As all eyes are now on Afghanistan, tensions simmer in eastern Ukraine as the country lost some of its territories as a result of the 2014 conflict. Shortly before the U.S. and Ukrainian presidents met, Ukraine said that shelling from rebel-held areas in the east had wounded at least six troops and disrupted railway service. Russia said two civilians had been wounded in shelling from the Ukrainian[4] side.

Money is a big issue for Kyiv. Ukraine now makes some $1.5–2 billion for energy transit through its territory. National security is another key issue there. Gas flows through Ukraine prevent Russia from launching an all-out military intervention in the neighboring state, according to the CEO of Naftogaz, Ukraine's state-run energy company[5]. Nord Stream 2 comes as a threat to both the energy and national security of many European countries.

As Russia is bracing for the rapid completion of its Nord Stream 2, not only does Russia refuse to extend the existing transit deal with Ukraine, but it also fails to meet its commitments by 2024. Warsaw Institute experts said U.S. and German pledges to do their utmost to continue Russian flows via Ukraine are rather meaningless[6].

Even though completing Nord Stream 2 is a foregone conclusion for many abroad, it is vital for politicians to oppose the project after it is made operational. Those that are right in this case are countries like Poland that are merit solidarity with their NATO and EU allies. Defending national and energy security is among top priorities for societies aspiring to freedom and sovereignty alongside efforts to shield civil liberties. What should guide them there is tenacity, efficiency, and hope to attain positive goals.


Tomasz Kijewski - President of the Warsaw Institute.

Scholarship holder at the Center for Transatlantic Studies in Maastricht, the Netherlands, and the George C. Marshall European Center for Security Studies (Garmisch-Partenkirchen/Washington DC). For many years he served as a diplomat actively promoting Polish interests in North America. He completed a course at the International Energy Agency (IEA) in Paris and was an International Visiting Advisor on Energy in Calgary. He is currently preparing his doctoral dissertation on national security.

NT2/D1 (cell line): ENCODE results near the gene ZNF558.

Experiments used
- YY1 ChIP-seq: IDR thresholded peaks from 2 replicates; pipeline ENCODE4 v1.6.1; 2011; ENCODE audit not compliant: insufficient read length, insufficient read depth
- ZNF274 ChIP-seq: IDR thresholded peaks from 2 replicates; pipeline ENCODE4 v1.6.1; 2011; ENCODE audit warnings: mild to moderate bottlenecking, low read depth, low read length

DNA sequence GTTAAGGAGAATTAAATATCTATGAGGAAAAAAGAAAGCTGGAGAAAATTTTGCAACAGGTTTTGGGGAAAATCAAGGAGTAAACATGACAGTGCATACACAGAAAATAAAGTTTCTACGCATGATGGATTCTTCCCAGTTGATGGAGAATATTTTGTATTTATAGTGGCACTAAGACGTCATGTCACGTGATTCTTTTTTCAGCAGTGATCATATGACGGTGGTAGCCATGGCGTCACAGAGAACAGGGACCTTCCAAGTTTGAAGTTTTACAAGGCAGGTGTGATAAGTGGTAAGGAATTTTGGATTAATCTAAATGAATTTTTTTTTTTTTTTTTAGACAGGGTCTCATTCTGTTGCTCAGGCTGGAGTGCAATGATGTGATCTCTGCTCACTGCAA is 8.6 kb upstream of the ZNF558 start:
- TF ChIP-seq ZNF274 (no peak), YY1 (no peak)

This article was written as part of the statutory activities of the Polish think tank Warsaw Institute. If you appreciate the content prepared by our partner, we appeal to you for financial support for this non-profit organisation.

More information:


[1]"The gas pipeline is a dangerous and shortsighted decision which preferences the economic interests of a few minority stakeholders over long-term transatlantic security and stability. This unnecessary pipeline sows’ discord in Europe, consolidates Russia’s stranglehold on Europe’s energy supply, and undermines collective efforts to counter Russian aggression."



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Redaktor serwisu

Uwielbia latać na paralotni, czuć wiatr we włosach i patrzeć na świat z dystansu. Fascynuje ją historia Wielkiej Brytanii sięgająca czasów Stonehenge i Ring of Brodgar. W każdej wolnej chwili eksploruje zakątki tego kraju, który nieustannie ją fascynuje. A fascynacją tą 'zaraża' też kolegów i koleżanki w redakcji:) Pochodzi z Wrocławia i często tam wraca, jednak prawdziwy dom znalazła na Wyspach i nie wyobraża sobie wyjazdu z tego kraju, dlatego szczególnie bliskie są jej historie imigrantów, Polaków, którzy także w tym kraju znaleźli swój azyl.